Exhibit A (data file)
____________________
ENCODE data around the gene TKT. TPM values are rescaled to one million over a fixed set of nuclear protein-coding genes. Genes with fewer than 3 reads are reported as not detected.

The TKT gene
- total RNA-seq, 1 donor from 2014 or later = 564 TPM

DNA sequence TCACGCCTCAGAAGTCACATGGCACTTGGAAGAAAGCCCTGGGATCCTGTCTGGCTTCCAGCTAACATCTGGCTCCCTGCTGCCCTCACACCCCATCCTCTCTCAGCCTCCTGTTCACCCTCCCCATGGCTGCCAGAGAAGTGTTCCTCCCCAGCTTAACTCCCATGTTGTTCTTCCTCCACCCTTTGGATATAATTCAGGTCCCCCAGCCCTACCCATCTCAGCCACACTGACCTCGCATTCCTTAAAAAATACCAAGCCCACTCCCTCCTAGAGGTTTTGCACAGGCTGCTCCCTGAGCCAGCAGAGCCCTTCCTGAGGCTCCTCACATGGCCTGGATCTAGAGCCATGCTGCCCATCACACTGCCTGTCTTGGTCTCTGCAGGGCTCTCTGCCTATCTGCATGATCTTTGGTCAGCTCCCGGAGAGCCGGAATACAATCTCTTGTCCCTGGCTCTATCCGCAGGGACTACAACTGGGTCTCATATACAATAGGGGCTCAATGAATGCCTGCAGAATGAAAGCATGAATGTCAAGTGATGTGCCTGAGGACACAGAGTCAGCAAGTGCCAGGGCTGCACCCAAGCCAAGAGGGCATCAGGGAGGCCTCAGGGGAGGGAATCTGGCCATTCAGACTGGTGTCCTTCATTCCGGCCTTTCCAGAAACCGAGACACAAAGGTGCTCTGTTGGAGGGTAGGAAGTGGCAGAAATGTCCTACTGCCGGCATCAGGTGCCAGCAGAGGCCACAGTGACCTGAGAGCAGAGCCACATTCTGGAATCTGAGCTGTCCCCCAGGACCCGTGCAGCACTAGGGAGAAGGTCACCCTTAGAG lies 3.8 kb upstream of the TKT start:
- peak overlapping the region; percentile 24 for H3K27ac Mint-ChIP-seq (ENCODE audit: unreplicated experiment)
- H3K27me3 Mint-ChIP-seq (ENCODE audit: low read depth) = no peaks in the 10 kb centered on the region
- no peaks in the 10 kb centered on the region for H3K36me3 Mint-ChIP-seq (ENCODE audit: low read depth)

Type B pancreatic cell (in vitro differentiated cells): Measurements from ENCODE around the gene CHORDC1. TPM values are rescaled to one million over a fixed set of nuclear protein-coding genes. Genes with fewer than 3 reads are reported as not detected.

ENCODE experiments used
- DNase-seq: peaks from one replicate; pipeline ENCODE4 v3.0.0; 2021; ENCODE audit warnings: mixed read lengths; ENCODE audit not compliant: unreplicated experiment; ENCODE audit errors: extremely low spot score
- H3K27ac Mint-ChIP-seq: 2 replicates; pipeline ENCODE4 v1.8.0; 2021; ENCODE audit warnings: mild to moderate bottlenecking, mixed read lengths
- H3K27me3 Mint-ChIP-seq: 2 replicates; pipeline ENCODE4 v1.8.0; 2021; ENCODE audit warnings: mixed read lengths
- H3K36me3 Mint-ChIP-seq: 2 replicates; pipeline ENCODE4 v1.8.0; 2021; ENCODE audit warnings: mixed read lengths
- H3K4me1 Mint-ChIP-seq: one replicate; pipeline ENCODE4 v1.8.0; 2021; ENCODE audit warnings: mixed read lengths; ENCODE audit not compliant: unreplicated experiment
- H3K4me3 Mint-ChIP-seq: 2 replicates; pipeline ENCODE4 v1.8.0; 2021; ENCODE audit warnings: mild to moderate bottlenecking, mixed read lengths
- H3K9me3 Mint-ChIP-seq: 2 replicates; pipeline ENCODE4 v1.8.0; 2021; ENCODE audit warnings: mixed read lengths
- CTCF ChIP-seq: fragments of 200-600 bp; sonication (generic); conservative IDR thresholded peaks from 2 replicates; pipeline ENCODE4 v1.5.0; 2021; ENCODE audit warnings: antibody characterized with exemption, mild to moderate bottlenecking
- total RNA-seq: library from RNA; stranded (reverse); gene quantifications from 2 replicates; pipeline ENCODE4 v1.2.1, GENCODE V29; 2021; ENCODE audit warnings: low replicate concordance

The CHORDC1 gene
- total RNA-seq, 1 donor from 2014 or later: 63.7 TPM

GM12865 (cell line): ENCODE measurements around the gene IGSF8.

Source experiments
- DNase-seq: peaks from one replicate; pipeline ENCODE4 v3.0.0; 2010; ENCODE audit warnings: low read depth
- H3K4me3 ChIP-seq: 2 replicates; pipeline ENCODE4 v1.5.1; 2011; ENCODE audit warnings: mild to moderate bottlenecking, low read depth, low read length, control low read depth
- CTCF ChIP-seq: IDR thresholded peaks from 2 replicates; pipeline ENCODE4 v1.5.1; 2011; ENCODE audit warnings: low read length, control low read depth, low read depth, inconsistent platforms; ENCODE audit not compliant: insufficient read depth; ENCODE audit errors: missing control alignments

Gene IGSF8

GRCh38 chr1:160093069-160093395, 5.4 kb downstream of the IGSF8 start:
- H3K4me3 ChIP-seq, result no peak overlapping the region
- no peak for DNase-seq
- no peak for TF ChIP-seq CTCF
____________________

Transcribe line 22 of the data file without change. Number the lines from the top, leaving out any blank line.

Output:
Source experiments